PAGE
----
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The Obstacle Is The Way book summary

The Obstacle Is The Way book cover

Practical Stoic philosophy, divided into three main sections: Perception, Action and Will. Each section is further split into short chapters. Each chapter is centered around a theme, frequently filled with real-life examples of individuals who have displayed a particular Stoic quality, with a lot of motivating philosophical prose in between.

The pattern of each example individual's story is as follows:

  • There will be an obstacle in their way
  • Instead of feeling scared / intimidated / fearful / embarassed, they confront the obstacle with everything they have, mentally and physically
  • They emerge on the other side, stronger


  • Our actions may be impeded… but there can be no impeding our intentions or dispositions. Because we can accommodate and adapt. The mind adapts and converts to its own purposes the obstacle to our acting.
  • The impediment to action advances action. What stands in the way becomes the way.
  • Whatever we face, we have a choice: Will we be blocked by obstacles, or will we advance through and over them?
  • Every obstacle is unique to each of us. But the responses they elicit are the same: Fear. Frustration. Confusion. Helplessness. Depression. Anger.
  • Andy Grove, former CEO of Intel, outlined when he described what happens to businesses in tumultuous times: “Bad companies are destroyed by crisis. Good companies survive them. Great companies are improved by them.”
  • Overcoming obstacles is a discipline of three critical steps. It begins with how we look at our specific problems, our attitude or approach; then the energy and creativity with which we actively break them down and turn them into opportunities; finally, the cultivation and maintenance of an inner will that allows us to handle defeat and difficulty. It’s three interdependent, interconnected, and fluidly contingent disciplines: Perception, Action, and the Will.

Part 1: Perception

  • He had the strength to resist temptation or excitement, no matter how seductive, no matter the situation.
  • Desperation, despair, fear, powerlessness—these reactions are functions of our perceptions. You must realize: Nothing makes us feel this way; we choose to give in to such feelings. Or, like Rockefeller, choose not to.
  • There are a few things to keep in mind when faced with a seemingly insurmountable obstacle. We must try:
    • To be objective
    • To control emotions and keep an even keel
    • To choose to see the good in a situation
    • To steady our nerves
    • To ignore what disturbs or limits others
    • To place things in perspective
    • To revert to the present moment
    • To focus on what can be controlled
    • This is how you see the opportunity within the obstacle.
  • There is no good or bad without us, there is only perception. There is the event itself and the story we tell ourselves about what it means.
  • Defiance and acceptance come together well in the following principle: There is always a countermove, always an escape or a way through, so there is no reason to get worked up. No one said it would be easy and, of course, the stakes are high, but the path is there for those ready to take it.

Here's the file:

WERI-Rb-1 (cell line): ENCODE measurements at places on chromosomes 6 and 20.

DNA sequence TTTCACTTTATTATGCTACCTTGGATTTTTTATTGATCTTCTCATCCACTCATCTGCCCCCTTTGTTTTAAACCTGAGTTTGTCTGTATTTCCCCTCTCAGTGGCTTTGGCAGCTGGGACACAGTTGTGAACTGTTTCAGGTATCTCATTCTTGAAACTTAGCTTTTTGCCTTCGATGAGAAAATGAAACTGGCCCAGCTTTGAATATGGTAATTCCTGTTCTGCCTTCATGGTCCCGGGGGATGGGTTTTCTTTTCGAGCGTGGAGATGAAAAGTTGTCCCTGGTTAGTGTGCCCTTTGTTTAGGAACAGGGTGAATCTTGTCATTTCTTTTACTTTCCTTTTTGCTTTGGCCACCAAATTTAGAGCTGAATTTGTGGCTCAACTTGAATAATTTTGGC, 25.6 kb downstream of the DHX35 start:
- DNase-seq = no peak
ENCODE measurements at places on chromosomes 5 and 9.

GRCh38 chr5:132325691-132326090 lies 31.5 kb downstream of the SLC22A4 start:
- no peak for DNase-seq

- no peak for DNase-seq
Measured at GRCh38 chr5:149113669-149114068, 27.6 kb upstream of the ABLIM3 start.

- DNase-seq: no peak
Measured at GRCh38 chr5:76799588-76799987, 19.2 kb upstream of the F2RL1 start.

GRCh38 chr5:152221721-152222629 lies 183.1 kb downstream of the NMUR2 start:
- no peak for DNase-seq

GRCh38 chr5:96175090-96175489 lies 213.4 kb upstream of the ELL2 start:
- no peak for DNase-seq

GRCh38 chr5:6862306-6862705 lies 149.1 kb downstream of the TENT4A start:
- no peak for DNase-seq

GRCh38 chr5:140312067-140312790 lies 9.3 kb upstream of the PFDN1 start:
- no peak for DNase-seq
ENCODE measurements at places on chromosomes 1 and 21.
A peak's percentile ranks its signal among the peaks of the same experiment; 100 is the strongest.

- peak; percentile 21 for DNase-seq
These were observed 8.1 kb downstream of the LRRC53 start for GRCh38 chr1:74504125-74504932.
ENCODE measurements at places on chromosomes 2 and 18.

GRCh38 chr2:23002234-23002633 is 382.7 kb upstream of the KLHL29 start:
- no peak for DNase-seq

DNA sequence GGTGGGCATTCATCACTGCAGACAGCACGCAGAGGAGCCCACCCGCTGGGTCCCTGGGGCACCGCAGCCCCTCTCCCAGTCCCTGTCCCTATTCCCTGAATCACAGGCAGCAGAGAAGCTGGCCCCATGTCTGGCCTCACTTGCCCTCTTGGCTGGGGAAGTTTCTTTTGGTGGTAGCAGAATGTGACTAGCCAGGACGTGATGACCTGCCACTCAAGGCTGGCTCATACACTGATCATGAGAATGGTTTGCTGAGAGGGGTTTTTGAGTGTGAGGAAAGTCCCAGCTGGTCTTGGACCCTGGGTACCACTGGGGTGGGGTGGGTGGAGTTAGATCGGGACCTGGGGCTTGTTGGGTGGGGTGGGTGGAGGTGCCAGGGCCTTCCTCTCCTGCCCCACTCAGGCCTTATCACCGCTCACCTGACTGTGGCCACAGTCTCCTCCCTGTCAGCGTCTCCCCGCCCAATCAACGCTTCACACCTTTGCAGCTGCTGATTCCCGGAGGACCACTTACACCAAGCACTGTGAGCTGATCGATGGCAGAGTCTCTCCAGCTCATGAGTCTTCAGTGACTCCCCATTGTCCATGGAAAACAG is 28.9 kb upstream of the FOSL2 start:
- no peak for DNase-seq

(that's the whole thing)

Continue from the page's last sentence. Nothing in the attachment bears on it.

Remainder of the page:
• If your nerve holds, then nothing really did “happen”—our perception made sure it was nothing of consequence.
    [ Note: Steady your nerves like Ulysses Grant. If you perceive it not to have happened, it will be nothing of consequence. ]
  • No, because I practiced for this situation and I can control myself. Or, No, because I caught myself and I’m able to realize that that doesn’t add anything constructive.
    [ Note: constantly ask yourself "do i need to freak out about this"? ]
  • Perceptions are the problem. They give us the “information” that we don’t need, exactly at the moment when it would be far better to focus on what is immediately in front of us.
    [ Note: We observe objectively, then perceive subjectively...and jump to emotional conclusions. We need to practice limiting the perception stage by training ourselves to stand back and just observe. ]
  • What we can do is limit and expand our perspective to whatever will keep us calmest and most ready for the task at hand.
    [ Note: Depending on whether perspective is what is actually causing the problem ]
  • Perspective has two definitions.
    • Context: a sense of the larger picture of the world, not just what is immediately in front of us
    • Framing: an individual’s unique way of looking at the world, a way that interprets its events
  • Where the head goes, the body follows. Perception precedes action. Right action follows the right perspective.
  • And what is up to us?
    • Our emotions
    • Our judgments
    • Our creativity
    • Our attitude
    • Our perspective
    • Our desires
    • Our decisions
    • Our determination
    • [ Note: Accept what we cannot change, but have the strength to change what you can. ]
  • Focus on the moment, not the monsters that may or may not be up ahead.
    [ Note: 50% of Fortune 500 companies were started in a recession. ]
  • Remember that this moment is not your life, it’s just a moment in your life. Focus on what is in front of you, right now. Ignore what it “represents” or it “means” or “why it happened to you.”
  • Our perceptions determine, to an incredibly large degree, what we are and are not capable of. In many ways, they determine reality itself. When we believe in the obstacle more than in the goal, which will inevitably triumph?
  • The struggle against an obstacle inevitably propels the fighter to a new level of functioning. The extent of the struggle determines the extent of the growth. The obstacle is an advantage, not adversity. The enemy is any perception that prevents us from seeing this.